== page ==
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SF.ca @ SOCAP: Sustainable Aquaculture Session in Quotes
Despite our deep desire to the contrary, we can’t be everywhere and document everything happening between the 2,500 people at #SOCAP14. We also want to spend as much time as possible engaging and mining awesome content to share with you in the weeks and months to come! But to give you a taste of what you’re missing in the interim, I will give you some session highlights (as experienced by SF.ca) in quotes!
– “Aquaculture is the fastest growing food production sector in the world, growing at 7-8% a year globally” – Cheryl Dahle (Future of Fish)
– “Seafood is far and away the most efficient form of animal protein to produce. It takes approximately 6-7 kilos of feed inputs to create 1 kilo of beef for consumer consumption. In comparison, the ratio for seafood is about 1:1. For some fish, like tilapia, it is even less!” – Øistein Thorsen (Benchmark Sustainability Science)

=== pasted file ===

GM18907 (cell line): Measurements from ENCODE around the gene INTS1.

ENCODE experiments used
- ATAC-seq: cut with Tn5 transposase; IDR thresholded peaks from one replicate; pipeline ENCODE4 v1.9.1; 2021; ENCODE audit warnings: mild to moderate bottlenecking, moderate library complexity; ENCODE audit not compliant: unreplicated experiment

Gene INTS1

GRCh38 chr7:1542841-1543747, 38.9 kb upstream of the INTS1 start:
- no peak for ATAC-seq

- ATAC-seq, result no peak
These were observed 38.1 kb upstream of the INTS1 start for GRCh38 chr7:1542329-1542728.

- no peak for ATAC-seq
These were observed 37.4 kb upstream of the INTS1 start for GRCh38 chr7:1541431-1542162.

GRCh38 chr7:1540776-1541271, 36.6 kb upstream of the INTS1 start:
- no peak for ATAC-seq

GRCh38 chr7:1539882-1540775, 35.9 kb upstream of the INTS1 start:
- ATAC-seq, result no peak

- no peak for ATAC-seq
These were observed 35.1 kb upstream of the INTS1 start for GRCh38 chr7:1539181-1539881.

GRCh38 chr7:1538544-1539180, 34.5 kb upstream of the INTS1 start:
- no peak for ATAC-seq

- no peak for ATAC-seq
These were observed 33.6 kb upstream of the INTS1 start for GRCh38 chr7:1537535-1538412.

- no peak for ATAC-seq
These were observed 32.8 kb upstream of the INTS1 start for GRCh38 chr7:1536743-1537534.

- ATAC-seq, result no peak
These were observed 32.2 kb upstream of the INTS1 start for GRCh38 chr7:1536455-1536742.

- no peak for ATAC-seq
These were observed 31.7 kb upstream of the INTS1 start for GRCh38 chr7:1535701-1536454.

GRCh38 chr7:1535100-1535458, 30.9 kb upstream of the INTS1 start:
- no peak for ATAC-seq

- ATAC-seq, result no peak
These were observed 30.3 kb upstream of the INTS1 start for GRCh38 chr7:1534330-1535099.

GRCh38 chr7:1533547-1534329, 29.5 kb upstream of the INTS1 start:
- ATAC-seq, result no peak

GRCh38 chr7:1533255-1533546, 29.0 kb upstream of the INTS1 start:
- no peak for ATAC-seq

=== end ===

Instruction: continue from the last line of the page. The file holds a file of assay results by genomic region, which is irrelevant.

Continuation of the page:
– “The biggest barrier to growing sustainable seafood is communication. There is a lot of waste on the consumer end and a lack of understanding of what we can do for them. Take restaurants. They spend a bundle of time and money trying to source quality 8 oz filets. Fish too small don’t get bought. Fish too big are wasted. Save yourself the time, waste and money. Let us grow what you want!” – Norman McCowan (Bell Aqauaculture)
– “If we can do sustainable seafood in the population density of Brooklyn, NYC then it can be done everywhere! There is no reason why we shouldn’t be consuming 90% domestic fish. But instead, 90% of the seafood we consume in New York (and America) is imported. In Brooklyn, we love to talk about local food, but nobody includes seafood!” – Yemi Amu (Oko Farms)
– “Waste is a big misconception about farmed fish. People ask about what the water quality is like, what are the fish eating, what happens to the waste because they’ve heard all these terrible things 20 years ago about farmed fish. How do we get rid of our nitrates? Through a manmade wetland. Our RAS technology lets us reuse 99.64% of our water on a flow basis. This is what fish farm runoff used to look like (at this point, he lifts up his coffee cup and pours it out). This is what ours looks like (he picks up a glass of water and drinks it to a round of applause).” – Norman McCowan